Technology, how frustrating! Some would say that, the closer they get to a pressing deadline, the more likely it is that their machines will give them problems.
If you've ever experienced this first hand, you know what we're talking about. Fortunately, we've compiled a comprehensive list of
Tips & Tricks for overcoming these technology-induced obstacles.
You'll find articles that can help you determine how our
products and services can help you achieve your goals.
Raster images are pixel based, (JPEG, TIFF and BMP files, also standard for the web) specifically digitized photographs, scanned artwork or detailed graphics. Non-line art images are best represented in raster form because these typically include subtle chromatic gradations, undefined lines and shapes, and complex composition. Raster images are resolution specific — meaning that raster images are defined and displayed at one specific resolution. Resolution in raster graphics is measured in dpi, or dots per inch. The higher the dpi, the better the resolution. The most obvious disadvantage of raster images over vector graphics is that raster images are not suited to scaling to any size without loss of detail. The larger the image, the lower the resolution. This will degrade the image, blurry and imprecise or jagged and rough when enlarged.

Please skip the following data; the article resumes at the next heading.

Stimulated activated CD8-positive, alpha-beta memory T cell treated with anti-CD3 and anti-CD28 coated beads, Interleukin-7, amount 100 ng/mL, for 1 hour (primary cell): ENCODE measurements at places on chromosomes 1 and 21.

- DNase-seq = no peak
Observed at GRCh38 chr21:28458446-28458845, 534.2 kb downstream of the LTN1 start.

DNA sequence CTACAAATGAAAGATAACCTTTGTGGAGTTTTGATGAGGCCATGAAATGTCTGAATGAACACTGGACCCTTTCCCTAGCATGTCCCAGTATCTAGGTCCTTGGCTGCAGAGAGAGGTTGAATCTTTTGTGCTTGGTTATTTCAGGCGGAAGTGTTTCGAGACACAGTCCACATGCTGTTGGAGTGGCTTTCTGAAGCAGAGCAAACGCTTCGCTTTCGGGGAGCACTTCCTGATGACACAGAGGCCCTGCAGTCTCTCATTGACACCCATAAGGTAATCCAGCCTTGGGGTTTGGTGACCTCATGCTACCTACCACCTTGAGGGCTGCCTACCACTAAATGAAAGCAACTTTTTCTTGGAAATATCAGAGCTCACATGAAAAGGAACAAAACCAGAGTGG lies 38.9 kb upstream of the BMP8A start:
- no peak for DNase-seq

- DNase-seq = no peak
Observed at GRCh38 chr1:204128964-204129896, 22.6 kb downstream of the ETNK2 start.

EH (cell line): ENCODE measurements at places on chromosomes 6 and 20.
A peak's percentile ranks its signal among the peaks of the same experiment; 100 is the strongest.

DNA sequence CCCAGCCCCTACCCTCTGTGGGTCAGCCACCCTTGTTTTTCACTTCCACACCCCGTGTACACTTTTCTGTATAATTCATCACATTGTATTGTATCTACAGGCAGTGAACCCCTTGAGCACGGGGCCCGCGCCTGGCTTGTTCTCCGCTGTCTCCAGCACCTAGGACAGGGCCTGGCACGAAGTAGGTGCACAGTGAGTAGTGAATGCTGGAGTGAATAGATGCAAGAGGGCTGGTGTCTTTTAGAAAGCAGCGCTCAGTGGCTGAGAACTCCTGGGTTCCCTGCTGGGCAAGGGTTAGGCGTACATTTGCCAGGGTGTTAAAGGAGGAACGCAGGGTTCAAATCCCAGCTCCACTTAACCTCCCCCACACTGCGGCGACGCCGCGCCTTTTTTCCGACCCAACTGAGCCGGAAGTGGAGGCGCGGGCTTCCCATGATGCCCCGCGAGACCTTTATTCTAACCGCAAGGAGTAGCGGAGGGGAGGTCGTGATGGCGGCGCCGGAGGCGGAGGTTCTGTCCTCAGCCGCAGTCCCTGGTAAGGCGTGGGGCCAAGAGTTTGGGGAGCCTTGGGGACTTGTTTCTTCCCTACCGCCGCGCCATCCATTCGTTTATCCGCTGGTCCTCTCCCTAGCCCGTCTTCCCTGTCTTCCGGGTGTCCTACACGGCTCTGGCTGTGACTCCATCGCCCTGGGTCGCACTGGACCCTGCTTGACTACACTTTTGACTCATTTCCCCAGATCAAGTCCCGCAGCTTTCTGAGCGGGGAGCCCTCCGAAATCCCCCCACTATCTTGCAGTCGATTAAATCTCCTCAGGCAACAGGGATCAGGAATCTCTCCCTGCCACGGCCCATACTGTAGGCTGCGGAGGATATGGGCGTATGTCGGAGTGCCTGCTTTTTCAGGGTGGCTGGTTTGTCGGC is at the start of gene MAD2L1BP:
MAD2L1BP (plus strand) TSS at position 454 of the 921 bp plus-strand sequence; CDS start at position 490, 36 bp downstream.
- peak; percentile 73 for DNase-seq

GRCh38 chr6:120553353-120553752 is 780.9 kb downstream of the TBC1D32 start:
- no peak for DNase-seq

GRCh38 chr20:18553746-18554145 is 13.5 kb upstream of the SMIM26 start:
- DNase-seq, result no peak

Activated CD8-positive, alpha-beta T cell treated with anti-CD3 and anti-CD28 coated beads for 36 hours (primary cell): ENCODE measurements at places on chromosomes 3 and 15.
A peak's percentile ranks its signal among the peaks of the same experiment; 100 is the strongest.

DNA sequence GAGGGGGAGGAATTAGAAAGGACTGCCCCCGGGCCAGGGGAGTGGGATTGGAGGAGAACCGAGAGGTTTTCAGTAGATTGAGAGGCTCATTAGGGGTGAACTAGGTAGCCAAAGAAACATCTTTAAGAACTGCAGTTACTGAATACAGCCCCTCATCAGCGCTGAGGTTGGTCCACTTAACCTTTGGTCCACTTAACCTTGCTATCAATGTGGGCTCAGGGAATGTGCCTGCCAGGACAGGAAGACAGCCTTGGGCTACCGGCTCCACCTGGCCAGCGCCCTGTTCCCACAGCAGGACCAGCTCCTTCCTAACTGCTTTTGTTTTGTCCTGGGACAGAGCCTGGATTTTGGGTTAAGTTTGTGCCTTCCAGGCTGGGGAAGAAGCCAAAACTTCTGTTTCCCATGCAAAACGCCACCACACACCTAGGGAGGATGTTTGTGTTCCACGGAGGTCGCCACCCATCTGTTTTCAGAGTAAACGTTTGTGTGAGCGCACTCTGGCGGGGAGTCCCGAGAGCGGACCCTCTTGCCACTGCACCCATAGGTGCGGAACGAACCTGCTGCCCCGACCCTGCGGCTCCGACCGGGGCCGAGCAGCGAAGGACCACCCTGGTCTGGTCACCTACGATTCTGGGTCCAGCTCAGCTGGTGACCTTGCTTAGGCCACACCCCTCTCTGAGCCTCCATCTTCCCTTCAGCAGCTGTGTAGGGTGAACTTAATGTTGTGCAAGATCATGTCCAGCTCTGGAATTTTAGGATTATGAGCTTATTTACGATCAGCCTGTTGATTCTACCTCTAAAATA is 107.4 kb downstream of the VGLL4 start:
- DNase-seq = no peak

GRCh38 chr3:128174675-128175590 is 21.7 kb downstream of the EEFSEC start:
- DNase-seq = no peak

Vector-based graphics, (AI and EPS files) specifically line art created in a drawing program. They are much more versatile, flexible and easy to use. The most obvious advantage of vector images over raster graphics is that vector images are quickly and perfectly scalable to any size without loss of detail. Unlike raster graphics, vector images are not resolution-dependent. Also, because vector graphics need not memorize the contents of millions of tiny pixels, these files tend to be considerably smaller than their raster counterparts. Overall, vector graphics are more efficient and versatile.